Eagles Wake-Up Call: Grading the Offseason

The Eagles’ roster is unlikely to undergo any major changes between now and the Week 1 opener against the Jaguars in September.

There will be depth moves throughout the summer, but the 22 guys who will win starting jobs are likely already here.

Keeping that in mind, a five-man crew over at ESPN.com (Insider) handed out offseason grades for every NFL team. Overall, the Eagles received a B. An anonymous GM was consulted for the piece:

“They wanted [safety Ha Ha Clinton-Dix] at [No. 22], but it didn’t work out for them, so they took Marcus Smith, who was closer to a second-round talent and not a great scheme fit,” the GM said, in reference to Clinton-Dix coming off the board at No. 21 and Philly then trading back with Cleveland to No. 26, where the Eagles took Smith.

If forced to hand out a grade, mine would be less generous, but for different reasons. Below is a quick review of what I liked and didn’t like, now that we have a chance to see how it all pieces together.

What I liked…

* The draft made sense to me for the most part. Despite what the GM above said, I think Marcus Smith is a terrific scheme fit. You can argue that he was a reach or that he won’t pan out, but from a skill-set standpoint, he has what the Eagles want out of their outside linebackers. Meanwhile, Jordan Matthews has a chance to be productive right away in this offense. And I love Josh Huff’s toughness. No issues here with the later round picks either.

* Billy Davis has some more pieces to work with. The key word with Smith, Malcolm Jenkins and Jaylen Watkins is versatility. This still is not the most talented defense in the league, but Davis should have more scheme flexibility than he had with the parts he was handed last season.

* The offense still has a chance to be really good. The Eagles extended Jason Peters and Jason Kelce. They acquired Darren Sproles. And they re-signed Jeremy Maclin and Riley Cooper. There are plenty of question marks (Sproles’ age, Maclin’s knee, Cooper’s one year of production), but given the options Chip Kelly has available to him, the offense should still be a strength.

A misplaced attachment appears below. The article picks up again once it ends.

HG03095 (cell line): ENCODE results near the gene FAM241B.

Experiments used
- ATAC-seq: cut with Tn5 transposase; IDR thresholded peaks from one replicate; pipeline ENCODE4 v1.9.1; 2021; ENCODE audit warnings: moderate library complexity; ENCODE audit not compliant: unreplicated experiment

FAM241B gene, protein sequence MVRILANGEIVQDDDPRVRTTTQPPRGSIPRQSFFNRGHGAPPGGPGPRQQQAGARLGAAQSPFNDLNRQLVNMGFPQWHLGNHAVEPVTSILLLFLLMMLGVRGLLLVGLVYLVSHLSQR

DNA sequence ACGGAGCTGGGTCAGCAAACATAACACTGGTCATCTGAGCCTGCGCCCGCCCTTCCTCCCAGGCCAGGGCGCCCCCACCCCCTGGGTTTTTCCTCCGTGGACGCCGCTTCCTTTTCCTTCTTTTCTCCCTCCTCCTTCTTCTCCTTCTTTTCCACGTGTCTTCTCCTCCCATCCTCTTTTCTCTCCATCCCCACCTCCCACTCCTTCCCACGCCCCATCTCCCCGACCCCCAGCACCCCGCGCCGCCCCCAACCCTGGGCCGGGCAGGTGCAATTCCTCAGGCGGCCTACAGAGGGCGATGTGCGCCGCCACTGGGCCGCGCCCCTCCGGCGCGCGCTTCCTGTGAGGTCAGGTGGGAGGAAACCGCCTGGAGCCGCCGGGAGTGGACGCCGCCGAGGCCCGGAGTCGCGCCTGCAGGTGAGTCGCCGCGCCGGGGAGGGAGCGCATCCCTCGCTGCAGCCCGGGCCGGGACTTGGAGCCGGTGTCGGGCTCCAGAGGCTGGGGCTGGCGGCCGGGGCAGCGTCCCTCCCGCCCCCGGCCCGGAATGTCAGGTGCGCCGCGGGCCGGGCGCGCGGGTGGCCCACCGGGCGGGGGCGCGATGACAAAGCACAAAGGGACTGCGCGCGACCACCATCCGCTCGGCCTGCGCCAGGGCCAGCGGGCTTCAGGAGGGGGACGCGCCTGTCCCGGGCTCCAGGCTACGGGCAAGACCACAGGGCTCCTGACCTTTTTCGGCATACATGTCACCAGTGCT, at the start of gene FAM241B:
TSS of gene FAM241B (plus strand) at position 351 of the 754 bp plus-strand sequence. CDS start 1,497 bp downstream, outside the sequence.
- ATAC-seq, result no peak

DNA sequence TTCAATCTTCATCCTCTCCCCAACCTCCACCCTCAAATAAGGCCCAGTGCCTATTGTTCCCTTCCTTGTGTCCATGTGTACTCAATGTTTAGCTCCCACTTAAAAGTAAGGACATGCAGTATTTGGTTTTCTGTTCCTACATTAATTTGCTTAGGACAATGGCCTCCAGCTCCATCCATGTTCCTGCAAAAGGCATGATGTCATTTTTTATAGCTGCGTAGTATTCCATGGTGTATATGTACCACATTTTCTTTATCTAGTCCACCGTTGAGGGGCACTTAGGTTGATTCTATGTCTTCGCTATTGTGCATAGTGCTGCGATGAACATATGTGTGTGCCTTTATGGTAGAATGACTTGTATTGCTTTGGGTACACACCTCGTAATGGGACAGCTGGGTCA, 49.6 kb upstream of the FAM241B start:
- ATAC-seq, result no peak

What I didn’t like…

* Safety is still a question mark. Jenkins should provide an upgrade from last year, but how much of an upgrade? I need to be convinced that he’s a difference-maker. There’s a chance the Eagles go into next offseason once again needing to find a way to solve their issues at this position.

* The way they handled the DeSean Jackson release. I can understand the concept of Kelly wanting to decide which 53 players he wants in his locker room. But did the Eagles do a good enough job of trying to deal Jackson before free agency when teams still had money to spend? Did they look into re-structuring Jackson’s deal and making it more cap-friendly so that teams might be willing to give up compensation? I know no one wants to rehash this whole discussion, but I still question the process.

* They failed to address two important areas: offensive line depth and inside linebacker depth. This is why when we mention the Jackson release, we have to talk about opportunity cost. As I mentioned above, the offense can still be really good. But if Jackson’s still around, it’s unlikely they spend two of their first three picks on pass-catchers. The starting offensive line is the second-oldest in the league, and while Allen Barbre is a capable backup, the developmental options are all question marks. On defense, the Eagles finished 24th in third-down defense last year. They wanted to add a versatile inside linebacker who could cover, but that didn’t happen.

Overall, some good and some bad in what the team accomplished over the last five months. If I had to pick a letter, I’d go with a C for the reasons listed above. I’m sure some of you might disagree.


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Jimmy Kempski of Philly.com provides an early 53-man roster projection:

McCoy and Sproles are locks, and even Chris Polk seems to have found solid standing on this team with the Eagles trading away Bryce Brown. One player to watch this camp is Matthew Tucker, who played well in camp last year. He could make the leap to the 53 man roster. Undrafted free agents Henry Josey and David Fluellen could battle for practice squad spots.

Les Bowen of the Daily News recently caught up with Lane Johnson:

“I think after, probably, Week 4-5, I started picking up the pace, and I think I played really well through the stretch . . . I think I peaked at the right time,” Johnson said.

“Confidence is a big factor in it. Whenever rookies first start out, they have a bad game, your confidence gets shaken. You’re not sure of yourself, your head’s spinning. Then once you go out there and have a few good games, [you] notice that you can really kind of mix it up, have the skill set to do some things. I think confidence was a big factor with me developing there at the end of the year.”


We’ll come up with something.